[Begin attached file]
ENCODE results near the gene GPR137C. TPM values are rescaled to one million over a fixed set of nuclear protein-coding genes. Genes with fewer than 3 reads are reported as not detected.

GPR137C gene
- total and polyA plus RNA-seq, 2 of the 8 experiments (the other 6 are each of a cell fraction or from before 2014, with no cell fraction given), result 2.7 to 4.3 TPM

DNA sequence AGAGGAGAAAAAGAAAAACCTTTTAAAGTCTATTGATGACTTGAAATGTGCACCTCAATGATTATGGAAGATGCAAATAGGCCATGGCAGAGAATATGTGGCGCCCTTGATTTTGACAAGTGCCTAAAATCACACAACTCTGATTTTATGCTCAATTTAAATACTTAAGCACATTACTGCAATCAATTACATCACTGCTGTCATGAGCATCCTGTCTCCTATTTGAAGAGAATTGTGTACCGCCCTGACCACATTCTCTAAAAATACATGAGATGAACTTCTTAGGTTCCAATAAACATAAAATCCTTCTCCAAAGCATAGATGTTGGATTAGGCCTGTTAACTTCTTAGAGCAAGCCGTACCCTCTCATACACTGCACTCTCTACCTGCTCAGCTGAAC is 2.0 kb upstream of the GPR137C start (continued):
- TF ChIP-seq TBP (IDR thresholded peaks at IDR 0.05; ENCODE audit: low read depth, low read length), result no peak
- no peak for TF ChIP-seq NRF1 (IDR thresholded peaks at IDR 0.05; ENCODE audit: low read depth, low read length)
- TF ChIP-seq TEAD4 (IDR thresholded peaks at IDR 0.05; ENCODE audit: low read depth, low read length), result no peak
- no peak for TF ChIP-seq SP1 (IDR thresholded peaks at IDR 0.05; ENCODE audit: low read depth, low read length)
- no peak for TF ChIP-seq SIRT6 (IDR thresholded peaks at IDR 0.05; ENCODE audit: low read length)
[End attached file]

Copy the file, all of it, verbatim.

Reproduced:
ENCODE results near the gene GPR137C. TPM values are rescaled to one million over a fixed set of nuclear protein-coding genes. Genes with fewer than 3 reads are reported as not detected.

GPR137C gene
- total and polyA plus RNA-seq, 2 of the 8 experiments (the other 6 are each of a cell fraction or from before 2014, with no cell fraction given), result 2.7 to 4.3 TPM

DNA sequence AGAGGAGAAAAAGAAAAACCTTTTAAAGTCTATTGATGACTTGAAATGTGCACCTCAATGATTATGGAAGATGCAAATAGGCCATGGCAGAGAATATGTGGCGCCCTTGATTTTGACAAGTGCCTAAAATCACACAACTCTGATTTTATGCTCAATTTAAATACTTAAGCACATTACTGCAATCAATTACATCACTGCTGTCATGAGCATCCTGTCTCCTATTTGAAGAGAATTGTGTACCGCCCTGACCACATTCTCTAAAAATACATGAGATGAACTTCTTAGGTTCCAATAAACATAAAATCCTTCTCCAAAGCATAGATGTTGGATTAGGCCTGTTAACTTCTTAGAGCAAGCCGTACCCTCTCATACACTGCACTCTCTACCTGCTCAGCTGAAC is 2.0 kb upstream of the GPR137C start (continued):
- TF ChIP-seq TBP (IDR thresholded peaks at IDR 0.05; ENCODE audit: low read depth, low read length), result no peak
- no peak for TF ChIP-seq NRF1 (IDR thresholded peaks at IDR 0.05; ENCODE audit: low read depth, low read length)
- TF ChIP-seq TEAD4 (IDR thresholded peaks at IDR 0.05; ENCODE audit: low read depth, low read length), result no peak
- no peak for TF ChIP-seq SP1 (IDR thresholded peaks at IDR 0.05; ENCODE audit: low read depth, low read length)
- no peak for TF ChIP-seq SIRT6 (IDR thresholded peaks at IDR 0.05; ENCODE audit: low read length)